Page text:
Remarks By Ambassador Jonathan Addleton at the National Stakeholder Conference on Managing Climate Risk in Agriculture in India

Wednesday, April 13, 2016
Global Climate Change and Agriculture

(As prepared for delivery)

Good morning! I am delighted to be here today to join this very important conference on “Managing Climate Risk in Agriculture in India.” This meeting of the minds could not have taken place at a better juncture; right when the country is bracing up for an unpredictable Monsoon.

India today is the one of the world’s largest agricultural producers of staple crops, fruits, horticulture, and dairy. The country’s intensive focus on agricultural development over the past 40 years has resulted in increased agricultural production through the adoption and adaptation of new technologies and production methods. 

But the agricultural successes achieved over the course of these last 40 years now face a new challenge: global climate change. Increased variability in weather patterns such as rainfall and temperature is impacting agricultural productivity, food security, and overall livelihood of rural populations in many parts of India.  

In Bihar, for example, studies have established that early arrival of intense summer heat is shrinking wheat production by 25 percent. In Latur district in the state of Maharashtra, drought situation has escalated to unprecedented levels. Yesterday, as I browsed through the news, I learnt that a train carrying 10 special wagons filled with 5 lakh liters of water arrived in Latur to ease the parched lands. 

This and much more needs to be done.  Indian farmers need climate adaptation support, and they need it promptly.  That is why USAID/India and Skymet Weather Services started a four-year “Partnership in Climate Services for Resilient Agriculture in India” in October 2015 to help a farmer decide which crop to sow and how to harvest best results against the threats of climate change.

Lack of reliable climate information at local level is one of the primary challenges that affect decision-making at the farmer level. There is a critical need to improve access to good scientific data and a comprehensive approach to utilizing this data, supported by appropriate risk mitigation approaches.

To fill this critical void, I am happy to share that the USAID-Skymet program is establishing a network of “Automatic Weather Stations” in 31 districts across nine states in India.

These stations collect and process high resolution data, and provide farmers with holistic and integrated extreme weather-induced risk management solutions at all stages of crop life cycle, thereby increasing farmers’ capacity to adapt to climate-associated risks.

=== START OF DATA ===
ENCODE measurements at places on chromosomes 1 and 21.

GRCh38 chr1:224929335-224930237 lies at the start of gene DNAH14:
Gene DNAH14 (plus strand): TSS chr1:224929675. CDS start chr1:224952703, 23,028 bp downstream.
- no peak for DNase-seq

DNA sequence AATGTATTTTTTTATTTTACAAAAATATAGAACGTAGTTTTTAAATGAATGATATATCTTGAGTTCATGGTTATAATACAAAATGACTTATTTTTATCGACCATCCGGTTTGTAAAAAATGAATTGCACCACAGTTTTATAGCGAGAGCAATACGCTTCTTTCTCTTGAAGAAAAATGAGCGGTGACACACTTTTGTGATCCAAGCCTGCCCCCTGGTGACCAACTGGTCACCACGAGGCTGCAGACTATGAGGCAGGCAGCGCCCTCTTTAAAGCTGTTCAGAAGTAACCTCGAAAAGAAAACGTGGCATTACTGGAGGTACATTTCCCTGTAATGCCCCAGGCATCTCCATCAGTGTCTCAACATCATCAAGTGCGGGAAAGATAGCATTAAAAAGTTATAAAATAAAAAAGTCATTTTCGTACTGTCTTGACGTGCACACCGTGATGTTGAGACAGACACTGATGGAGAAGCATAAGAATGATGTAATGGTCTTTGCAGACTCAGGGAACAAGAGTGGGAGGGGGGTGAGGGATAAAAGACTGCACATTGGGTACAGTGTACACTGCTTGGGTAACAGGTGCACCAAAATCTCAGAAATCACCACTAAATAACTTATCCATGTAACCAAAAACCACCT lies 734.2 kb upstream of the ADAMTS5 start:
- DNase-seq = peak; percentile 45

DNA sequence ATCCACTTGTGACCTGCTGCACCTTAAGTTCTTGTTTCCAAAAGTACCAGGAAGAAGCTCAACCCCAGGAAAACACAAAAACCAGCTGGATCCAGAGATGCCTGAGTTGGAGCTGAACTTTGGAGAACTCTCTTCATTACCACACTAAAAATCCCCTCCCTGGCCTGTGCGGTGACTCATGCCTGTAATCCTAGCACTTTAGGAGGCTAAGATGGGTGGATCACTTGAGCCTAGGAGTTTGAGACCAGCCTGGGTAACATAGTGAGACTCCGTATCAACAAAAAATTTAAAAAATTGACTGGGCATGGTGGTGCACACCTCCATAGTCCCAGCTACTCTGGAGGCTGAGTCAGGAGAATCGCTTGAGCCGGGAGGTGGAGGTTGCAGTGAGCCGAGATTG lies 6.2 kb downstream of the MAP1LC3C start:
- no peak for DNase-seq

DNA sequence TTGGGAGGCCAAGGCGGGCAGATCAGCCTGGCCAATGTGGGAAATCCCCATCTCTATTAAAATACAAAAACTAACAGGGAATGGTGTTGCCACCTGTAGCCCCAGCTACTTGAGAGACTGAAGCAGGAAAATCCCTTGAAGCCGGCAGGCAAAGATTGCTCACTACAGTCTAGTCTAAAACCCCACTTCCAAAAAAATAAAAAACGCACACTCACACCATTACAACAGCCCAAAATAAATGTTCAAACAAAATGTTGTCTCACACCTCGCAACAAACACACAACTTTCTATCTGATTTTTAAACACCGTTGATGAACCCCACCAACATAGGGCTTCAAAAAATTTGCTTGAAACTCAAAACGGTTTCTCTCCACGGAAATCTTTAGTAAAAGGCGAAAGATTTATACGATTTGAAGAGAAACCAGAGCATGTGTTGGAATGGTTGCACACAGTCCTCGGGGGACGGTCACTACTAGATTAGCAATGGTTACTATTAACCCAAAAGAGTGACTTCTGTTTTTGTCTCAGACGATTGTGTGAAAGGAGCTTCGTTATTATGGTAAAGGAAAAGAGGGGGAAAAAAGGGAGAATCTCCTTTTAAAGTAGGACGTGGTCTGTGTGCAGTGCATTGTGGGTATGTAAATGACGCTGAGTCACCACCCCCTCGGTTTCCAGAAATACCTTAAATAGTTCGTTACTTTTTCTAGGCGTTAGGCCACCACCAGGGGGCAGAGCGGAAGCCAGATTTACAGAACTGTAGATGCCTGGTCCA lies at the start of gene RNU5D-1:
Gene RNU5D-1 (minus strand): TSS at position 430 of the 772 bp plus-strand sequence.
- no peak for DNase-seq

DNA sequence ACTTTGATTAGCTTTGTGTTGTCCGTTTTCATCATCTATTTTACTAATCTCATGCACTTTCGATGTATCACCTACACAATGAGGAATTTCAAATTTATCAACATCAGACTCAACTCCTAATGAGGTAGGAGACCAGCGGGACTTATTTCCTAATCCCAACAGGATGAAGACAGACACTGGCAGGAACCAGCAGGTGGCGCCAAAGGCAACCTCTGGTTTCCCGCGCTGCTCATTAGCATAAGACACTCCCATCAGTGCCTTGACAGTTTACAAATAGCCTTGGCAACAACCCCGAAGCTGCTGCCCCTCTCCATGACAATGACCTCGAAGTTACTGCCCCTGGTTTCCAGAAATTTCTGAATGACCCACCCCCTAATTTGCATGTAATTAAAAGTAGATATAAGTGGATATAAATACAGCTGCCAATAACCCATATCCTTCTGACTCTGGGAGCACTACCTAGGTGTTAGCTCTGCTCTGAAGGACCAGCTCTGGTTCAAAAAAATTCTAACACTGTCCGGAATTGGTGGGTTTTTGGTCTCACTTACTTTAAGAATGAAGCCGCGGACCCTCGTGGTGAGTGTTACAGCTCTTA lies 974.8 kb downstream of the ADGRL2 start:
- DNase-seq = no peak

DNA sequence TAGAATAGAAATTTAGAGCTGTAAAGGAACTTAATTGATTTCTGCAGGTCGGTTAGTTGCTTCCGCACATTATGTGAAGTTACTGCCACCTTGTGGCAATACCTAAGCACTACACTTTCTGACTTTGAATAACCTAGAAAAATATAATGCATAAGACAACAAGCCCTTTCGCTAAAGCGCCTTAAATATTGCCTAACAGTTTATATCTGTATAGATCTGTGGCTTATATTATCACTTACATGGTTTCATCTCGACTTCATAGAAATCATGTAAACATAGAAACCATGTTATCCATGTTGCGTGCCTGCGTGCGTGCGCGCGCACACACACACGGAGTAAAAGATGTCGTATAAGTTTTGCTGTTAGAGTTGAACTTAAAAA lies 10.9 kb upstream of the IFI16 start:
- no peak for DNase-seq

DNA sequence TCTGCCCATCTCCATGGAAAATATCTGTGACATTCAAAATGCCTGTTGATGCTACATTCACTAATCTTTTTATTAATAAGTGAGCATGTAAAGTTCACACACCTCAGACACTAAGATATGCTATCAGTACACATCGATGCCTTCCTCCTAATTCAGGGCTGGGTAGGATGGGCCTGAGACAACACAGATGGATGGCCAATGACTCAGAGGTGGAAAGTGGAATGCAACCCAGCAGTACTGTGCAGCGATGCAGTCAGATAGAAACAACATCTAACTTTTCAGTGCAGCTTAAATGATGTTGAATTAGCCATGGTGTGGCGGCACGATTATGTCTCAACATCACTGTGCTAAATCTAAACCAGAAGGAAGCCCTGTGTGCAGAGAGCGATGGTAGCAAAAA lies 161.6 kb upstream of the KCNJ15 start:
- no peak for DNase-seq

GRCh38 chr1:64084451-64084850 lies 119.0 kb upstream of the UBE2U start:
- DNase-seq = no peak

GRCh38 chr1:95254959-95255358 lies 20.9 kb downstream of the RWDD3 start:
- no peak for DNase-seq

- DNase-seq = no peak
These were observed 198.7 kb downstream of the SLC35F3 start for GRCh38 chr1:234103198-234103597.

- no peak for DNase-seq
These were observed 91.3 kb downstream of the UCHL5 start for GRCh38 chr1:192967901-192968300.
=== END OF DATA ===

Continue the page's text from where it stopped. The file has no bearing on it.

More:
It is encouraging to know that the program sends daily crop advisory to farmers as a text message, alerting them about today’s weather conditions. So if it is going to rain in that region, the program tells the farmers not to spray fertilizers as it will be all washed in the rain, thereby saving the farmers’ precious resources.

To further mitigate risks, the program is also promoting farmers to purchase crop insurance. Majority of smallholder farmers in India and in other developing countries are vulnerable and do not have the financial capacity to mitigate risks associated with crop failure.

The program is helping farmers safeguard their lives and livelihoods against extreme weather conditions, and I want to thank Tata AIG General Insurance Company for partnering with USAID and Skymet to help us in our mission to make farmers climate-resilient.

Further, the program through its various activities is expected to develop a community of practice on climate services in India for sharing best practices and lessons learnt with other developing countries across the world.

The India-U.S. strategic partnership is a significant contributor to regional and global stability and prosperity and the two governments are working together and leveraging our combined capacities to assist other developing countries and address global development challenges for the benefit of the wider region and the world.  This program will not only strengthen the agricultural sector in India, but also create stories of success and resilience that will be replicated across Asia and Africa.

Promoting climate-resilient agriculture is one of USAID’s most important development goals in India, and I am extremely pleased that Skymet is organizing this conference today to seek views from all stakeholders – the government, academia, farmer groups, insurance companies, banks, and private sector – to find the practical solutions that will help the hands that feed us every day in the wake of climate change.

I’m confident this partnership will build upon the successes the U.S. and India created during the Green Revolution as we act to mitigate and adapt to climate change. And this time, maybe we’ll call it the Blue Accord, where blue will signify our peace pact with nature.  

I wish the conference the very best and look forward to the deliberations during the day.  Thank you!

New Delhi
Issuing Country